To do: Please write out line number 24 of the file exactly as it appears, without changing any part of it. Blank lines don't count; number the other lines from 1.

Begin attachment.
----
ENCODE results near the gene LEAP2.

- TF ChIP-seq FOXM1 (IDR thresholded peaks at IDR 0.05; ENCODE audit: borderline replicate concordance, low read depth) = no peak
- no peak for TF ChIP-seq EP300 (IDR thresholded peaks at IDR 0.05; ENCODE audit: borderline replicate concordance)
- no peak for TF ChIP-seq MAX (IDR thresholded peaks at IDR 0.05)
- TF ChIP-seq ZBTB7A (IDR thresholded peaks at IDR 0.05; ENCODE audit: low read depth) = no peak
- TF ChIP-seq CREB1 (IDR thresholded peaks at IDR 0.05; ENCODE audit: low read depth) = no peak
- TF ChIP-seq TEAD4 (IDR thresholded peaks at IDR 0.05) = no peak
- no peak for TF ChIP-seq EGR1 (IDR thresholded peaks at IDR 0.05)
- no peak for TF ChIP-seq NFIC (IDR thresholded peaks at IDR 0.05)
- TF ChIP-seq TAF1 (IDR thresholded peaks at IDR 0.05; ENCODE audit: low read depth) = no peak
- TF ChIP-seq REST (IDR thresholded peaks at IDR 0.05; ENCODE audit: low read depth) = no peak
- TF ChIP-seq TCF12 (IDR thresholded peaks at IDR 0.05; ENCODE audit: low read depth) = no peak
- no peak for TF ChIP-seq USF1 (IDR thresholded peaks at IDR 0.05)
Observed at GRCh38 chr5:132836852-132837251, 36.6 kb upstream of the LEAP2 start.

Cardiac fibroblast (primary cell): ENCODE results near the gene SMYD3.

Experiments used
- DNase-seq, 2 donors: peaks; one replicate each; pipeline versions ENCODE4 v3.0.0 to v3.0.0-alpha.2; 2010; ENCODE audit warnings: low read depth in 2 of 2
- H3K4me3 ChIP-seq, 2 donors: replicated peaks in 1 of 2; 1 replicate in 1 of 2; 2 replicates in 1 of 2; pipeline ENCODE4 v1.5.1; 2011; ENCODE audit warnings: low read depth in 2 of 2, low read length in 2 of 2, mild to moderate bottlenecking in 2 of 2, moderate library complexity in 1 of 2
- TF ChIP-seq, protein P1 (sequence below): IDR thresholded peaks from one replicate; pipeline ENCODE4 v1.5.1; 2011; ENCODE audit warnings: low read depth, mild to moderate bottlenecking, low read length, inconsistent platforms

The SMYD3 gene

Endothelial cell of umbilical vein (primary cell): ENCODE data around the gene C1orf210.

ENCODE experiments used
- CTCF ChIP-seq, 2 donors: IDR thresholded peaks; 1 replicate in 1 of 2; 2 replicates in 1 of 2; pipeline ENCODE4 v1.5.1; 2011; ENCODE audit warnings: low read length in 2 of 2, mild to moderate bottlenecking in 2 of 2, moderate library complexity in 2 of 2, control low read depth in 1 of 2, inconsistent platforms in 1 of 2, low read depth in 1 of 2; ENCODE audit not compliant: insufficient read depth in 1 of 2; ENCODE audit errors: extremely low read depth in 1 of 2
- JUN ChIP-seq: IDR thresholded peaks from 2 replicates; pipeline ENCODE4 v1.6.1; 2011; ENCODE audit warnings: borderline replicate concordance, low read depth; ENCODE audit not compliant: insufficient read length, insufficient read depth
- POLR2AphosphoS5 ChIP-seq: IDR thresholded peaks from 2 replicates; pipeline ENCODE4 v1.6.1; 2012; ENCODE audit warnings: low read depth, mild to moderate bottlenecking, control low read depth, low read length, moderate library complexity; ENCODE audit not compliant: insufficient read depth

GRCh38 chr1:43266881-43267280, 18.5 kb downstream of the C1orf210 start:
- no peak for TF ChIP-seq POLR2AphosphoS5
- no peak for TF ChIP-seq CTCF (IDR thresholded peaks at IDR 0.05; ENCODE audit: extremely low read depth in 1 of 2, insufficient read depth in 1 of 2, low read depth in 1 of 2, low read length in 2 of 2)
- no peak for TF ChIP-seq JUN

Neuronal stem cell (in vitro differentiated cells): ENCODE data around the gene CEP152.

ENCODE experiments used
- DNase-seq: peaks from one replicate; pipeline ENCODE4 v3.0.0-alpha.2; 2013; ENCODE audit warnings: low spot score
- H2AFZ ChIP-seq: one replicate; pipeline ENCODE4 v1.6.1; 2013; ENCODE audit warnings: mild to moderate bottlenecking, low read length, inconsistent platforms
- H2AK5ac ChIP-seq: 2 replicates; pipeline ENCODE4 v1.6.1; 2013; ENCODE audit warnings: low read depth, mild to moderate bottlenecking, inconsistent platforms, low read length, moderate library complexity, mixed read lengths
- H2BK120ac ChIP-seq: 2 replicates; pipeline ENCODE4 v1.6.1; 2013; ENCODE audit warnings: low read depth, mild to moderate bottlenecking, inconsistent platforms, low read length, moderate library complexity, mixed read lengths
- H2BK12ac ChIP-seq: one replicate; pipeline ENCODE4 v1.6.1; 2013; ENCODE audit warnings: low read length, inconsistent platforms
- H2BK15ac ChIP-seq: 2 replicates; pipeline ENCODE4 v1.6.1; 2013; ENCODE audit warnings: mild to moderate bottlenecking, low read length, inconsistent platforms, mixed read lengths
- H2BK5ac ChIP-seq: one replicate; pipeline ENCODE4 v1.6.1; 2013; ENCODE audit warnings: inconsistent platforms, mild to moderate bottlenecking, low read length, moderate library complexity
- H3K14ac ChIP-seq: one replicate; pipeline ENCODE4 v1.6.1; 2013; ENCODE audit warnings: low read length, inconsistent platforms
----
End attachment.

- JUN ChIP-seq: IDR thresholded peaks from 2 replicates; pipeline ENCODE4 v1.6.1; 2011; ENCODE audit warnings: borderline replicate concordance, low read depth; ENCODE audit not compliant: insufficient read length, insufficient read depth